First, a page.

When you understand where and how you spend your time, your copywriting quotes will become more accurate (and profitable).
In the first year or so of Copywrite Matters, I was extremely busy but my cash flow wasn’t great. So, I took some time to review my time sheets. I realised that I spent more time on marketing than billable copywriting. DUH for why my cash flow wasn’t great! I also realised that for each copywriting project, I spent too much time on the project admin (more time than I quoted for).
As a result, I enforced stricter social media allowances for myself (and stopped faffing) and streamlined my project admin with checklists and templates. This is just one example of how tracking your time can help you become more profitable.
At a more basic level, you’ll get to learn how long it takes you to brief a client or write a webpage or brochure.
It’s up to YOU to learn how long tasks take you and manage your own time. Sometimes, you’re ahead. Sometimes, you’re behind. I believe tracking your time can help you stay ahead more often than not.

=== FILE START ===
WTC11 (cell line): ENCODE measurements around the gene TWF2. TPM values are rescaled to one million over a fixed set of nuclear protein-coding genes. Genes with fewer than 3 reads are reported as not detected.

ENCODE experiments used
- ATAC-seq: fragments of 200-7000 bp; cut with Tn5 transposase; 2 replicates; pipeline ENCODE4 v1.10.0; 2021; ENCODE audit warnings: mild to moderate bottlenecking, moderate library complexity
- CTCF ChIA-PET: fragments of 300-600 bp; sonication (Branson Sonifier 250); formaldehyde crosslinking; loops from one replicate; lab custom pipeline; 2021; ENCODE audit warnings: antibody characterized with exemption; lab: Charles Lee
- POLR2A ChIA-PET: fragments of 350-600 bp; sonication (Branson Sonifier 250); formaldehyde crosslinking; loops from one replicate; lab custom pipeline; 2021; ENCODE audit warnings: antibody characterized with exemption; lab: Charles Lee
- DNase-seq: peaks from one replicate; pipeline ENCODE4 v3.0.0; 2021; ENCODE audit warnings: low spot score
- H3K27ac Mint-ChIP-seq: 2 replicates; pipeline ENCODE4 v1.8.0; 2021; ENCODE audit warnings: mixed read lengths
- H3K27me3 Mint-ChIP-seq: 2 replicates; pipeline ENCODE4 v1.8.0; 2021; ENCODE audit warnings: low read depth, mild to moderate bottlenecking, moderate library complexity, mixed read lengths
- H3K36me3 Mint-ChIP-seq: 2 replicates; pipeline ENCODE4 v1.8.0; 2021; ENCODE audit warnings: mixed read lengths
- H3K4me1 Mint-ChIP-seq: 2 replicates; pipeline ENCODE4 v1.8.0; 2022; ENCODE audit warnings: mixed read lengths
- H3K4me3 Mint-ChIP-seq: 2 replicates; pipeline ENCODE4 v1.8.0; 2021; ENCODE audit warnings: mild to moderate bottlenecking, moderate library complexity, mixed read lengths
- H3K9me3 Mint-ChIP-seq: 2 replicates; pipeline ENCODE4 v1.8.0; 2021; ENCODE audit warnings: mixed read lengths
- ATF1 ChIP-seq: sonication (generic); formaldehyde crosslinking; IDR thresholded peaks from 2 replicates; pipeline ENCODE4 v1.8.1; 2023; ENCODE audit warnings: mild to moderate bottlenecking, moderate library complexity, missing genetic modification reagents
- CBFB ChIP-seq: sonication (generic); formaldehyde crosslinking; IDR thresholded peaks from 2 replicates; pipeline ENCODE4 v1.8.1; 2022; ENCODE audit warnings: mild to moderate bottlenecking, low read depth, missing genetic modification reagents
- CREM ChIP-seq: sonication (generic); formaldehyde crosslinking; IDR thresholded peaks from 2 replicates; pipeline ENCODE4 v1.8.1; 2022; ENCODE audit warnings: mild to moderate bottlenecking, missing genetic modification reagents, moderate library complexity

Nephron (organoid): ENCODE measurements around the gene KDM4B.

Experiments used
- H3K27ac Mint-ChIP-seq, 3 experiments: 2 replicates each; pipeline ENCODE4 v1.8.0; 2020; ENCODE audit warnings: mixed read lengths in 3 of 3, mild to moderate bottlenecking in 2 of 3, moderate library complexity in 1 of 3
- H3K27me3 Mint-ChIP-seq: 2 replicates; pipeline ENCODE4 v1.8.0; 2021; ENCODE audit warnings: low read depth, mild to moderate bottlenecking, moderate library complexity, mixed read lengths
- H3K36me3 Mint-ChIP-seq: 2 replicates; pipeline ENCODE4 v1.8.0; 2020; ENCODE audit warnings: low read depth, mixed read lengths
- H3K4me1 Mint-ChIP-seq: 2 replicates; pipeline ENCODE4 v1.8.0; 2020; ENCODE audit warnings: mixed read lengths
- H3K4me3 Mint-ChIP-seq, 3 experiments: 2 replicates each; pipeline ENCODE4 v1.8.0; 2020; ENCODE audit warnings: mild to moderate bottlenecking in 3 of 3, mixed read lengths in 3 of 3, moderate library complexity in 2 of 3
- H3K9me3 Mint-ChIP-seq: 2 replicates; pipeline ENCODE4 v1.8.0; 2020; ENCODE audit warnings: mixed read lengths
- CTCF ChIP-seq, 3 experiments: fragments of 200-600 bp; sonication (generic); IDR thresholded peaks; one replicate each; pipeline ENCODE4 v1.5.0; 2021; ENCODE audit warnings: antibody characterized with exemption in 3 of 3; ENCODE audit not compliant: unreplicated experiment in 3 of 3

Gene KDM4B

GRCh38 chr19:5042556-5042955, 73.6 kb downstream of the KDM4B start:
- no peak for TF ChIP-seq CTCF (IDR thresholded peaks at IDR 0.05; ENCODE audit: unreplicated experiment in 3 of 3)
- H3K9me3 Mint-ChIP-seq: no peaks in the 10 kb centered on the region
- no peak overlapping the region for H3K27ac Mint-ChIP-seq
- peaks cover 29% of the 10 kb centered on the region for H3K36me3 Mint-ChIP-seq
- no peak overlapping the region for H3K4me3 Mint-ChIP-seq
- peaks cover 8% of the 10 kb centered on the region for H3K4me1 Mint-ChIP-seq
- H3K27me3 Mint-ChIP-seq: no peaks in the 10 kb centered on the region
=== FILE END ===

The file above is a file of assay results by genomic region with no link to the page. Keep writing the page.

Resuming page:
There are plenty of time tracking tools to choose from, and in 2014, Fast Company put this list of time tracking tools together. It’s a great place to start.
But what about the copywriting quote?
As part of your copywriting quote you’ll have to factor in:
- Creative thinking and brainstorming
- Researching and writing the copy
- Revisions (usually three rounds of revisions) including talking through revision comments
- Proofreading (by you or outsourced)
- General project admin (such as emailing and record keeping)
I generally estimate 60% of the project time is spent on writing the first draft, 25% is spent on revisions and proofreading and the rest is spent on project admin (from taking the brief to sending the final invoice).
That’s a rough guideline, but the point is how long it takes you to write the first draft is NOT how long you quote for. There are lots of time consuming elements for every project that you also have to cover—and tracking your time will give you a feel for how long ‘the rest’ takes.
Is it just A + B + C = Big copywriting quote?
My first step in quoting is to look at the word count or number of pages, calculate how long it would take me to research and write (based on my experience), add time for ‘the rest’ and multiply that by my hourly rate.
Speaking of hourly rates, The Clever Copywriting School has this great post on recommended rates for copywriting.
More often than not, I would look at the total and think, ‘That’s crazy! No one will pay that!’